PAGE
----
A small tree reaching up to 10 m tall. It is has a much smaller range compared to some of its other relatives, growing primarily on the NSW Coast, from Nowra to Port Stephens, and west into the Hunter Valley and Blue Mountains.
Then, there is a disjunct population in the Grafton-Lismore area.
It is typically found on sandstone and transitional sandstone-shale habitats, on ridges and higher slopes.
The bark is fibrous and continuous, grey to brown.
The juvenile foliage / coppicing growth is usually narrow-lanceolate to 7.5 cm long and to 1.5 cm wide, mid to dark green in colour.
The adult leaves remain opposite to sub-opposite, lanceolate, to 10 cm long and up to 1 cm wide with a petiole to 1 cm – green to dark-green in colour and sometimes glossy. The leaves are not overly odorous and the underside of the leaves are much paler, with a distinctive fine reticulate venation which aids identification.
The primary inflorescence of “eucalypts” (Angophora / Corymbia / Eucalyptus) is an umbellaster (an umbel-like cluster of flowers). In Angophora, the flower still retains its small and free petals and sepals. They are not fused into a calyptra / operculum which is shed, as in Eucalyptus and Corymbia.
Flower buds are produced in umbellasters of 7, ovoid to globose to about 5 mm long and to 5 mm wide. The petals are very short – about 3 mm long. The buds are usually green in colour. Flowering can be observed in December to
February and individual flowers are up to 1 to 2 cm across, bright cream to white. Like Corymbia spp., Angophora spp. have flowers positioned beyond the foliage at the terminals. The umbellasters are often arranged in compound groups.
The capsules are ovoid to globose with conspicuous ribs and teeth, smaller than than those of A. hispida or A. costata, to 10 mm long by 10 mm wide with a flat disc. Fruits can typically be readily found on the ground, assisting identification.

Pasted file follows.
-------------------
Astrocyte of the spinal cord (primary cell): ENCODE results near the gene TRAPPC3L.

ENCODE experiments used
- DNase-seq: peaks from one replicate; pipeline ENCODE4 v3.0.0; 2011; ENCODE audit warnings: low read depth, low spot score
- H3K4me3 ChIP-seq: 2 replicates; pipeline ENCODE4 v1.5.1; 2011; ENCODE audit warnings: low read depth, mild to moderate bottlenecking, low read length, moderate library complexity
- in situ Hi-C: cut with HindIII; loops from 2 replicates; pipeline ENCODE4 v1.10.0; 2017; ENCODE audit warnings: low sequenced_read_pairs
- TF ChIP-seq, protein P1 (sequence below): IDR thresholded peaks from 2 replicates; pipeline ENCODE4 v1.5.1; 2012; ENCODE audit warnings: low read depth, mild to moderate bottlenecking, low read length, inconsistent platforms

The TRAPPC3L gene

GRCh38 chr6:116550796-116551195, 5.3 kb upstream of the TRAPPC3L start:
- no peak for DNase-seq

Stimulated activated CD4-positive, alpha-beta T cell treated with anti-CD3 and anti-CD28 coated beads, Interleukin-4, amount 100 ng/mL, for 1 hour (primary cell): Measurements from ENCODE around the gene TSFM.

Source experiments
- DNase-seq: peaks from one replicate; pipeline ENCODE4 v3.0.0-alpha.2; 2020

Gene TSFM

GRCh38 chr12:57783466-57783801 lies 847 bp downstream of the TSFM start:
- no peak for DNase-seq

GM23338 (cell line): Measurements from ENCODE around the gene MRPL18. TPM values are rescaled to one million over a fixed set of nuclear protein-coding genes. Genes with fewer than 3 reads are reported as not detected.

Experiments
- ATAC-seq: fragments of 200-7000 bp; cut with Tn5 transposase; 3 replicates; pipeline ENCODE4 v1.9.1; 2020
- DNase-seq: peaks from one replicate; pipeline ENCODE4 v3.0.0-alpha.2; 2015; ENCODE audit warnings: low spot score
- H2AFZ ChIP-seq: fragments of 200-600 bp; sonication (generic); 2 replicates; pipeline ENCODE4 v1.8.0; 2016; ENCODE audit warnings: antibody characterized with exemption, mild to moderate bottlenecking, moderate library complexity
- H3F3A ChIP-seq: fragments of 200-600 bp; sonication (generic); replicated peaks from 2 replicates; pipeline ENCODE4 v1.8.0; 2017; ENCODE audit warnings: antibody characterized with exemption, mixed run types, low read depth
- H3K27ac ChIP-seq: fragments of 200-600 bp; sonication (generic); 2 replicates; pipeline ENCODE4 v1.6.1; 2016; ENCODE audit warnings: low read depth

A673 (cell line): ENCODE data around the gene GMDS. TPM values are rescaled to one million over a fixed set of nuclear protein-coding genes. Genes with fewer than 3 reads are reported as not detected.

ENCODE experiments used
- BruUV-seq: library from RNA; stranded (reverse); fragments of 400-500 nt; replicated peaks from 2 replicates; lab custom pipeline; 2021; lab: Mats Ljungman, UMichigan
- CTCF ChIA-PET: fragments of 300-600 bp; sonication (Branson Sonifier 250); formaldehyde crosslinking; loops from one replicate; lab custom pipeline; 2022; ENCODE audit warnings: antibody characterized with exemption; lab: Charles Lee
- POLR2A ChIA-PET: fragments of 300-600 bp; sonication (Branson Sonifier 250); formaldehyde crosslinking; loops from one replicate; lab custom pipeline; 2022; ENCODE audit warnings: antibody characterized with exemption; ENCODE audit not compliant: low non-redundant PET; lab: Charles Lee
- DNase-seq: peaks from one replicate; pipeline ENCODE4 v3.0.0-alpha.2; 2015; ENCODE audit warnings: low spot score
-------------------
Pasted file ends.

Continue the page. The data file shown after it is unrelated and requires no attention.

This is a much more suited Angophora for small gardens. It typically grows to about 10 m tall and is usually found smaller in the wild. It has a typically narrow canopy-spread. A useful tree in landscaping. They could be tried as a specimen tree in a larger yard within a lawn or in a spot where it is difficult getting other small trees to grow.
A reliable tree and easy to grow. It does best on a sandy soil but will establish and grow well on a clay soil. Very useful on a rocky ridge or shallow soil.
Very attractive flowers in Summer. It could be trained as a mallee once established by frequent cutting and pruning of main stems.
Not overly popular with gardens in these modern times but a very reliable and attractive small tree.
Angophora spp. can suffer problems from, caterpillars, leaf eating beetles, psyllids and borers to name a few. In undisturbed conditions, the numbers of eucalypt-feeding insects and their predators and parasites are in balance, so that they rarely cause tree death and most trees quickly recover from attack. In a home situation nature can get out of balance.
Seed would work best. Cuttings are difficult to start, but can be used in some species.
Angophora is one of three similar genera that are commonly referred to as “eucalypts”, the others being Corymbia and Eucalyptus.
Angophora bakeri is very similar to Angophora floribunda but has much narrower leaves. Intergrades are sometimes suspected from field observations. The two species can be found growing together.
Historically, this species has been treated as a complex with species A. crassifolia, A. exul and A. inopina all considered part of the variation. Some botanists still treat all of these species as included in a larger A. bakeri.
Regenerates very quickly after fire from lignotuber and epicormic shoots with coppicing growth. Can also be observed as numerous seedlings in the ground layer.
Angophora – from the Greek word Angeio (αγγειο) which means “vessels” such as “vases” or “pots”, and -phora “bringing forth” or “carrying”, relating to the vase-like fruits (capsules) of many species.
bakeri – commemorating Richard Thomas Baker (1854-1941), an English economic botanist who migrated to Australia and published many eucalypt descriptions; worked for Forestry; lectured at the University of Sydney and was Curator at the Sydney Technological Museum.
Not considered at risk in the wild.